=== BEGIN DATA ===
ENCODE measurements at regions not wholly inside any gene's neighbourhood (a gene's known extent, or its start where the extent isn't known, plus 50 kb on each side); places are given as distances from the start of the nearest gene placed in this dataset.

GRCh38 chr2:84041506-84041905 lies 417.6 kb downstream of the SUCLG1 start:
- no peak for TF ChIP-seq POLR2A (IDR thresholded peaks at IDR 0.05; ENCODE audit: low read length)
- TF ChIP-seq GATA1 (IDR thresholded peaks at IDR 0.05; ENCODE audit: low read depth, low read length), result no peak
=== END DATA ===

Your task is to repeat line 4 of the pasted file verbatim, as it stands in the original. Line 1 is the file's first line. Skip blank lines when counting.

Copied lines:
- TF ChIP-seq GATA1 (IDR thresholded peaks at IDR 0.05; ENCODE audit: low read depth, low read length), result no peak